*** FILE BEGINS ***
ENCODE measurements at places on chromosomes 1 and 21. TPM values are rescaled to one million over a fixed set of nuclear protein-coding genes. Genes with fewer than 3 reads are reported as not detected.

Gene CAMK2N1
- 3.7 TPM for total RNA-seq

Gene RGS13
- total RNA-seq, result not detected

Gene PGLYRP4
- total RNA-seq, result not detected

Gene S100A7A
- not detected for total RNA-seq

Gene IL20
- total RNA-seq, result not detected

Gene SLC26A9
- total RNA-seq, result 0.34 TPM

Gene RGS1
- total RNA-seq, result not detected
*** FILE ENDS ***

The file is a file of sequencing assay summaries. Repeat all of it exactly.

ENCODE measurements at places on chromosomes 1 and 21. TPM values are rescaled to one million over a fixed set of nuclear protein-coding genes. Genes with fewer than 3 reads are reported as not detected.

Gene CAMK2N1
- 3.7 TPM for total RNA-seq

Gene RGS13
- total RNA-seq, result not detected

Gene PGLYRP4
- total RNA-seq, result not detected

Gene S100A7A
- not detected for total RNA-seq

Gene IL20
- total RNA-seq, result not detected

Gene SLC26A9
- total RNA-seq, result 0.34 TPM

Gene RGS1
- total RNA-seq, result not detected